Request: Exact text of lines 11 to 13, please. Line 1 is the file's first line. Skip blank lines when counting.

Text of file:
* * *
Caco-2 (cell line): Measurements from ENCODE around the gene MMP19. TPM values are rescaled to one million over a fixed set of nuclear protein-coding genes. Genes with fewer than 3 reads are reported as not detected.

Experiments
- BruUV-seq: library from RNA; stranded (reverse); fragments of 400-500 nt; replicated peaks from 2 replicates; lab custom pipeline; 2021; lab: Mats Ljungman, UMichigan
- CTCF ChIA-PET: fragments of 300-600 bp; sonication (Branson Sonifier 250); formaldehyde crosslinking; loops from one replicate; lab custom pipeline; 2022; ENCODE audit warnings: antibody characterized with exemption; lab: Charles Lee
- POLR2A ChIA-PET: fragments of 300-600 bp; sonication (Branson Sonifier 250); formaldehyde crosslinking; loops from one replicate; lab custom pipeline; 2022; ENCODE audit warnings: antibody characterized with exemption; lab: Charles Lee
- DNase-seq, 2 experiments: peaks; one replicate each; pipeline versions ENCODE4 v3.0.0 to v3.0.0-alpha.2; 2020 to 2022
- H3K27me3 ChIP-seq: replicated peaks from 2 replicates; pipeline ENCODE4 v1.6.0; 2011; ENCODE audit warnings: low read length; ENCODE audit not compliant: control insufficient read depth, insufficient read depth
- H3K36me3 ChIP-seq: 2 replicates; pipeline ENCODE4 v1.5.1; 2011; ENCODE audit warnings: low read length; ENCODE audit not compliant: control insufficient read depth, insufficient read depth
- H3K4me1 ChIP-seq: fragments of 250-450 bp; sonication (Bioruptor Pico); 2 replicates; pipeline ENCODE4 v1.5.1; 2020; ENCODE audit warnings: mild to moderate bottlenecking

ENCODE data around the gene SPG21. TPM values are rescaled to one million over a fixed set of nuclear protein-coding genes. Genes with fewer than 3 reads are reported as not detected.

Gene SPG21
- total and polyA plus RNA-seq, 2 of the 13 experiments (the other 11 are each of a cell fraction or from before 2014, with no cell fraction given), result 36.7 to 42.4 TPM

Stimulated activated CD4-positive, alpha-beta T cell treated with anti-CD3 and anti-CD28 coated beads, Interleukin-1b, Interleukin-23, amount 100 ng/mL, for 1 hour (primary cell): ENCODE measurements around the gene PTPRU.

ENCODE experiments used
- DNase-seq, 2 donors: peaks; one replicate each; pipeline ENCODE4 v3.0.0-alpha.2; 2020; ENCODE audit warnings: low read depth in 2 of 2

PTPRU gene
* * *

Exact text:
Gene SPG21
- total and polyA plus RNA-seq, 2 of the 13 experiments (the other 11 are each of a cell fraction or from before 2014, with no cell fraction given), result 36.7 to 42.4 TPM

Stimulated activated CD4-positive, alpha-beta T cell treated with anti-CD3 and anti-CD28 coated beads, Interleukin-1b, Interleukin-23, amount 100 ng/mL, for 1 hour (primary cell): ENCODE measurements around the gene PTPRU.